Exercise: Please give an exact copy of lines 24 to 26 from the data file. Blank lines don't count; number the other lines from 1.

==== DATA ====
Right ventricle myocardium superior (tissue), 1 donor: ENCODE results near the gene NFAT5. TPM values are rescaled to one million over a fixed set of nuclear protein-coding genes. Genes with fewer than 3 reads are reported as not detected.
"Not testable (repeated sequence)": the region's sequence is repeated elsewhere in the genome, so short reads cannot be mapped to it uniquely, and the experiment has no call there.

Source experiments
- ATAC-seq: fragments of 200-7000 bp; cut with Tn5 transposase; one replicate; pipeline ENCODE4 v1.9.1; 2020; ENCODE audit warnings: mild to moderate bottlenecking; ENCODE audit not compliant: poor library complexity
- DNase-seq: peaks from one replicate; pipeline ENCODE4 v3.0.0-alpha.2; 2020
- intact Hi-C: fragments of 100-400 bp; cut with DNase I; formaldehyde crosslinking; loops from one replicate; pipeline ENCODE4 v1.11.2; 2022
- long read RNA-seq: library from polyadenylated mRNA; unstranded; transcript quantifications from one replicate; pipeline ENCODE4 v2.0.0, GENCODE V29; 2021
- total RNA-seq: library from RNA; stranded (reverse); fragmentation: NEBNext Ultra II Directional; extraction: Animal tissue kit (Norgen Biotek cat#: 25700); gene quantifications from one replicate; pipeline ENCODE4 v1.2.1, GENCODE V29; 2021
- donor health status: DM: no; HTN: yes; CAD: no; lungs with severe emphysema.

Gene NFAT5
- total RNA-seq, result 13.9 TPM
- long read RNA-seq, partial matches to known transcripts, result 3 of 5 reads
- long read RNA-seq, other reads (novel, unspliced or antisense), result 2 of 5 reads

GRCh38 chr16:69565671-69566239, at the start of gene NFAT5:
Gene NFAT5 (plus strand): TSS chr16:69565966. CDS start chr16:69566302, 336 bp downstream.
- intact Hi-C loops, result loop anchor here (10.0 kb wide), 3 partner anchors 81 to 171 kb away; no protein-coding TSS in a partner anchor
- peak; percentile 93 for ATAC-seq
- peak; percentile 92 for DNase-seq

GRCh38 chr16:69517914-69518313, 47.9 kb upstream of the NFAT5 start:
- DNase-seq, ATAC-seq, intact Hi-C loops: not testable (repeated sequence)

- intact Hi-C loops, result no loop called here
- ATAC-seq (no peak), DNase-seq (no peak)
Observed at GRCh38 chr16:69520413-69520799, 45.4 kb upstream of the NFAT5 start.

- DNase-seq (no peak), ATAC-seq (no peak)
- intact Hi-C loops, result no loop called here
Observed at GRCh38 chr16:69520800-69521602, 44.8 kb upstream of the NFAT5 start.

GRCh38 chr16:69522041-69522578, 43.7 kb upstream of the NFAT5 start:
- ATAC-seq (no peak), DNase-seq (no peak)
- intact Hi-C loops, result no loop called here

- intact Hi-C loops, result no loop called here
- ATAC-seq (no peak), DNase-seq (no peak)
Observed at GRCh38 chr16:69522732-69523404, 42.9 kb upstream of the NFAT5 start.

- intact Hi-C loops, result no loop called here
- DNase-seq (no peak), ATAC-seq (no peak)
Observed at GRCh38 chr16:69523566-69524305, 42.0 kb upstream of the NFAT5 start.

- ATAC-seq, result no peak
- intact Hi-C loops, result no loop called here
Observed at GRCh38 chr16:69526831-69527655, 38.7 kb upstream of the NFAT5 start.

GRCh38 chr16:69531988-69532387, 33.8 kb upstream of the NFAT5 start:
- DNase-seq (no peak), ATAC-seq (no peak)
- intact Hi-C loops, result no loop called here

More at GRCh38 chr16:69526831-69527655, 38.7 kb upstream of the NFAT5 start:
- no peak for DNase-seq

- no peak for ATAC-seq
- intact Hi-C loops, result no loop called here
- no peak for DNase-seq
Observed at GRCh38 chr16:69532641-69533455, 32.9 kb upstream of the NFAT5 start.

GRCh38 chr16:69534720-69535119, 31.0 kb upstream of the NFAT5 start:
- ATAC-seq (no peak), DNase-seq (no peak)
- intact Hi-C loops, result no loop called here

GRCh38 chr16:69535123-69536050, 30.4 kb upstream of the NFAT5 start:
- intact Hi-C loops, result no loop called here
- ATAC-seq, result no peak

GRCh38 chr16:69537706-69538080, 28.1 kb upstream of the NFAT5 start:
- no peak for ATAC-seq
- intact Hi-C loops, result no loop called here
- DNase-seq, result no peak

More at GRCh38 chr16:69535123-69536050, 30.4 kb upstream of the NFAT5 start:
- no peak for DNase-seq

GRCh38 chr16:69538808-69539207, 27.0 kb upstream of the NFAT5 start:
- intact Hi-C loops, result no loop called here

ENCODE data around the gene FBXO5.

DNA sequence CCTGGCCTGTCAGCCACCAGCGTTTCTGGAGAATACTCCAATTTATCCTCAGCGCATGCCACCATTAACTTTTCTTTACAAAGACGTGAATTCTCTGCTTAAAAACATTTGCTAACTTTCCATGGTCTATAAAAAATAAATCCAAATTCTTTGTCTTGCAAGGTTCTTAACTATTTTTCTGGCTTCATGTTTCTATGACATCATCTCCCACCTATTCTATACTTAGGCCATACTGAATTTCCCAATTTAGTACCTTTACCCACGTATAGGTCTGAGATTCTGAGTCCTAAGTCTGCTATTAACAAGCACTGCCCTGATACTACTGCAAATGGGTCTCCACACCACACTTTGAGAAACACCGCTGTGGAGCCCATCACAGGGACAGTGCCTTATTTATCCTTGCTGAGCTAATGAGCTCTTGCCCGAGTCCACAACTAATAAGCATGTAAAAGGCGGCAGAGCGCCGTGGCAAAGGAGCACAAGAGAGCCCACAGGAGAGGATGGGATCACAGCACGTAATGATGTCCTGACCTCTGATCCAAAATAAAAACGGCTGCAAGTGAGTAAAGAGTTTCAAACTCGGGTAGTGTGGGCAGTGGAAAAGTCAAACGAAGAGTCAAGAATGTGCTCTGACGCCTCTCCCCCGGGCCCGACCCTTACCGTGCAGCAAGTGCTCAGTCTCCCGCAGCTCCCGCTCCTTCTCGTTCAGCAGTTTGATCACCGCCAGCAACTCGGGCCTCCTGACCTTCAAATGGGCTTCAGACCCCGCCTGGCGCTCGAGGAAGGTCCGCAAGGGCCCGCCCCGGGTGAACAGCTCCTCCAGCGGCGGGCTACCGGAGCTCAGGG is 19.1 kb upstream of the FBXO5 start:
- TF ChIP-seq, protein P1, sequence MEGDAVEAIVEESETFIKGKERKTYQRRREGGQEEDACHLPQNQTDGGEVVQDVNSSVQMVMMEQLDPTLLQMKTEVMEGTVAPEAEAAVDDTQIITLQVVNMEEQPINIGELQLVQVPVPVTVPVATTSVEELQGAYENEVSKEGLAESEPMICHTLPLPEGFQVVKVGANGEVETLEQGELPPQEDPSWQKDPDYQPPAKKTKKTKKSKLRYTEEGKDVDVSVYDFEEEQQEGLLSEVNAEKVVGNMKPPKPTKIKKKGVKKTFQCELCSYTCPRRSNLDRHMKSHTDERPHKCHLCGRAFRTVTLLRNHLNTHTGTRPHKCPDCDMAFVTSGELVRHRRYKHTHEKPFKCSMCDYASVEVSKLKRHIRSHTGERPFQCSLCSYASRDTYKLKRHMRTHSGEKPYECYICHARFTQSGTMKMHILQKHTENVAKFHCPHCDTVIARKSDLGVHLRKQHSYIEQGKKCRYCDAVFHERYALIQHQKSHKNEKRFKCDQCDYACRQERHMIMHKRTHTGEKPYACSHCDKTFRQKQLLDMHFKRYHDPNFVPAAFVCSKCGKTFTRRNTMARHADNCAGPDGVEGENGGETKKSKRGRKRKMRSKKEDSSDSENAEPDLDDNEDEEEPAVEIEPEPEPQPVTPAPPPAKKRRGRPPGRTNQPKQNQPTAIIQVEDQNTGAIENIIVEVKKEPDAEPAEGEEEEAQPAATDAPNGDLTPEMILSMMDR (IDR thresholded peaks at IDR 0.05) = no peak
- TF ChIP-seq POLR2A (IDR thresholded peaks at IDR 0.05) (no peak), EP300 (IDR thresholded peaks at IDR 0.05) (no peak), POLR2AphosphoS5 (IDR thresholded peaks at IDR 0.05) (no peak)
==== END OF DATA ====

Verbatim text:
- DNase-seq (no peak), ATAC-seq (no peak)
- intact Hi-C loops, result no loop called here
Observed at GRCh38 chr16:69520800-69521602, 44.8 kb upstream of the NFAT5 start.